5. The ground on which it was maintained that the attachment was no longer continuing on the date of Byrappa's sale deed was that on two occasions when defendant 1 presented an execution application for the execution of the decree obtained by him, his execution application was dismissed for default when he was absent and he had taken no steps to proceed with the execution. That the execution applications were so dismissed was not disputed by defendants 1 and 2. Exhibit P-l shows that on October 9, 1957 defendant 1 presented his execution application in which the prayer was for the sale of the attached properties. On June 18, 1958 that execution application was dismissed when the decree-holder and his counsel were both absent. It is In evidence that the next execution application was dismissed on December 10, 1958. It was so dismissed for the reason that the sale fee and the verified statement were not produced by the decree-holder.
6. The Subordinate Judge was of the view that when the two execution applications were dismissed in that way, the attachment obtained by defendant 1 no longer continued to subsist and that the sale in favour of Byrappa was not affected by the attachment which disappeared in that way. But the District Judge was of a contrary view and thought that since the attachment obtained by defendant 1 was an attachment before judgment, the dismissal of the execution applications did not result in the disappearance of the attachment.
7. The question whether the Subordinate Judge is right or whether the view taken by the District Judge is correct, depends upon the interpretation to be placed on Rule 57 of Order 21 of the Code of Civil Procedure, which, when the execution applications presented by defendant 1 were dismissed, read:
'Where any property has been attached in execution of a decree but by reason of the decree-holder's default the Court is unable to proceed further with the application for execution, it shall either dismiss the application or for any sufficient reason adjourn the proceedings to a future date. Upon the dismissal of such application the attachment shall cease.'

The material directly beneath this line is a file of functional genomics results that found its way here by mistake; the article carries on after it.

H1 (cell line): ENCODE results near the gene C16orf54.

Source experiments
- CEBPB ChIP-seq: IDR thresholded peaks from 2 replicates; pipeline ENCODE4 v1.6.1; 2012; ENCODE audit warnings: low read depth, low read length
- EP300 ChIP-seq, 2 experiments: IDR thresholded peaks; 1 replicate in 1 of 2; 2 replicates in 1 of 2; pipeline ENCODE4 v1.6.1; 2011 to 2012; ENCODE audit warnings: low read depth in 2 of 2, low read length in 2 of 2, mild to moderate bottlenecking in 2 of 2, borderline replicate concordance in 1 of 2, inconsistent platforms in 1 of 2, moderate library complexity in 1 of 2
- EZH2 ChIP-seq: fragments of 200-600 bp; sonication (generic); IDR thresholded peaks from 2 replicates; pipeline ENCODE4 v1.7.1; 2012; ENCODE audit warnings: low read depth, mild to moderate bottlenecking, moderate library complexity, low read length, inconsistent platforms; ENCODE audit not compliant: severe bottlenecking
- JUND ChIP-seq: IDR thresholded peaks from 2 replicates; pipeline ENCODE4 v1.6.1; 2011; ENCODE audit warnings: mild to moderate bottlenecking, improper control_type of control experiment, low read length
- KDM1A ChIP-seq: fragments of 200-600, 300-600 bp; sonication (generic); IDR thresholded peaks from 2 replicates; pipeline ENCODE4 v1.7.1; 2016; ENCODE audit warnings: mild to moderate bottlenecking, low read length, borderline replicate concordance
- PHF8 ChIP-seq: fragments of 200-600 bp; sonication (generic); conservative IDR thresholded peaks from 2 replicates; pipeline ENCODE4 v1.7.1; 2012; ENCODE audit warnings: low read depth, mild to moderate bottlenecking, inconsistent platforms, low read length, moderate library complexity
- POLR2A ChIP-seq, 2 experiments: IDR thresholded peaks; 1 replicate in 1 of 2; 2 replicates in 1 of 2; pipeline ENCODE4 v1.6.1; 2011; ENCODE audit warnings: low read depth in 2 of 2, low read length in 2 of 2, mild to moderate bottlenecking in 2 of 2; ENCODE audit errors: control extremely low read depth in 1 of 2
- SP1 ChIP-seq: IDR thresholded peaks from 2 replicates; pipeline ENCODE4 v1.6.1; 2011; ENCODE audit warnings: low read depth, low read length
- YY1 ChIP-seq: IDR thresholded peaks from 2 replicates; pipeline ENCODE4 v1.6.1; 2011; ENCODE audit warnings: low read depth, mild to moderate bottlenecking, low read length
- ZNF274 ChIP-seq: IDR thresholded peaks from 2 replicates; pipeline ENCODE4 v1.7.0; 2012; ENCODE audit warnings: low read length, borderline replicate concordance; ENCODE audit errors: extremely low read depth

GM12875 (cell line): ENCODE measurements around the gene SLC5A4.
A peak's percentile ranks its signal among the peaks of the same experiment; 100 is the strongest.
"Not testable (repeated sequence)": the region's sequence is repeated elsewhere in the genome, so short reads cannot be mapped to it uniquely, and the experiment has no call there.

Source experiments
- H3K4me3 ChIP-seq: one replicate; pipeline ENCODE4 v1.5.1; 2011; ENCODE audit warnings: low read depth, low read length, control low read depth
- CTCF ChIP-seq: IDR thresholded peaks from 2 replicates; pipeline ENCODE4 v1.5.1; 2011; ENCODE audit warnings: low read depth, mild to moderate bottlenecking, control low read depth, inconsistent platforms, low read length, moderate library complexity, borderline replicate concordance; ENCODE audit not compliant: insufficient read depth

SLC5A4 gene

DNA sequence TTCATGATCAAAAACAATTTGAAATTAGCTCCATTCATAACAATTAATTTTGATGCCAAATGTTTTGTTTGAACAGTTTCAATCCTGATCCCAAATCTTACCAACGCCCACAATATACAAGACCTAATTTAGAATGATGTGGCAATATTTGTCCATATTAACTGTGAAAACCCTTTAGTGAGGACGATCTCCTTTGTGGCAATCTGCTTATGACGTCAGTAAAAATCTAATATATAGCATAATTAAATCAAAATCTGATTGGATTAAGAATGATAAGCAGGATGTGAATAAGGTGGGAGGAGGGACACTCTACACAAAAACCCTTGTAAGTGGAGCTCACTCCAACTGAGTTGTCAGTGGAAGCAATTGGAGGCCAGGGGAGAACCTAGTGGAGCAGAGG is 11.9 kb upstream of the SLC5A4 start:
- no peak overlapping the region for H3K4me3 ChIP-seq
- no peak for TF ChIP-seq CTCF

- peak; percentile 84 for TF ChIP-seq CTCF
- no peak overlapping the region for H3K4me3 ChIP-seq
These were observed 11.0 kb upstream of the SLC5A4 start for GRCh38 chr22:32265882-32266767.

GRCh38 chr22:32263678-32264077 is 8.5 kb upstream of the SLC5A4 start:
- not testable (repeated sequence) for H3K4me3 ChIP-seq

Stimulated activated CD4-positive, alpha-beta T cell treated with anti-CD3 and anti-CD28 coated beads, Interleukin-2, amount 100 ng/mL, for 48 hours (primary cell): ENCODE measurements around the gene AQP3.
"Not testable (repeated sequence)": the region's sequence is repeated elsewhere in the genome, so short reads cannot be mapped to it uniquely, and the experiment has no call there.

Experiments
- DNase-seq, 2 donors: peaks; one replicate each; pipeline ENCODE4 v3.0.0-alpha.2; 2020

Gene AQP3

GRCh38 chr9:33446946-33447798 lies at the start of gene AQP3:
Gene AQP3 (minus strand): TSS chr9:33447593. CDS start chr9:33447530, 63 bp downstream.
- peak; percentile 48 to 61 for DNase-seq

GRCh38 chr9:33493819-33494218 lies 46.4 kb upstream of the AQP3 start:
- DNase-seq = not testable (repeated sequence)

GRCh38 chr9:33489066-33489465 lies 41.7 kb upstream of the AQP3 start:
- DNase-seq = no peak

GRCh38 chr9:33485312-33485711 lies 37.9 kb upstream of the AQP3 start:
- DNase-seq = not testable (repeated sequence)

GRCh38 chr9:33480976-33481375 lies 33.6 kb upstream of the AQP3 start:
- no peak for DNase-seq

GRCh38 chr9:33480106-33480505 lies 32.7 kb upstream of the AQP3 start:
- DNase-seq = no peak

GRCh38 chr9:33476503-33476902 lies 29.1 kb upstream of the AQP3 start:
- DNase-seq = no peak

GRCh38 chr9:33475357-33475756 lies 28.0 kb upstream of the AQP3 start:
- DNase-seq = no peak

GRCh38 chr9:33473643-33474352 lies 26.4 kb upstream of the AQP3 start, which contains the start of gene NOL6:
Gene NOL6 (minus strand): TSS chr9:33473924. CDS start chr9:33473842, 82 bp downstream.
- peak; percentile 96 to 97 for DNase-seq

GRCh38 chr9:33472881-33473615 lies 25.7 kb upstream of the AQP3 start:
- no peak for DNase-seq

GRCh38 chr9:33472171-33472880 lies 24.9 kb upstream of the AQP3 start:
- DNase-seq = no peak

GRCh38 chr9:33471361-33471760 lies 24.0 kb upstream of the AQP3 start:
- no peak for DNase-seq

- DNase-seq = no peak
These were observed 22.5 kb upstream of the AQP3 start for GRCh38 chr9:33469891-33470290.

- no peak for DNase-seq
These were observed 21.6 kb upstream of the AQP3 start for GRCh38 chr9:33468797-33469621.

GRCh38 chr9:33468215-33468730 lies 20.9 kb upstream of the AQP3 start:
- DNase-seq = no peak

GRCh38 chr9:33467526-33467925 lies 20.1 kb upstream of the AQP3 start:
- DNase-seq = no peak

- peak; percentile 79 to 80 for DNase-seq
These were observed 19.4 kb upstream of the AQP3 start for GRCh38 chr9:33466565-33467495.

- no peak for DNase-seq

The words 'and unless specifically ordered' were added in the year 1959 to this rule and did not exist when there was a dismissal of the execution application.
8. The words 'where any property has been attached in execution of a decree' have been understood differently by different Courts, some Courts taking the view that those words speak of an attachment made in execution proceedings, while the others take the contrary view that they also refer to an attachment before judgment which becomes an attachment in execution when a decree is made in the suit in which the attachment before judgment was made. The High Courts of Bombay, Nagpur and Andhra Pradesh take the former view, while the High Courts of Bombay, Calcutta, Kerala and of the former State of Mysore take the second although Bombay and Kerala High Courts had taken a different view on an earlier occasion but changed it subsequently.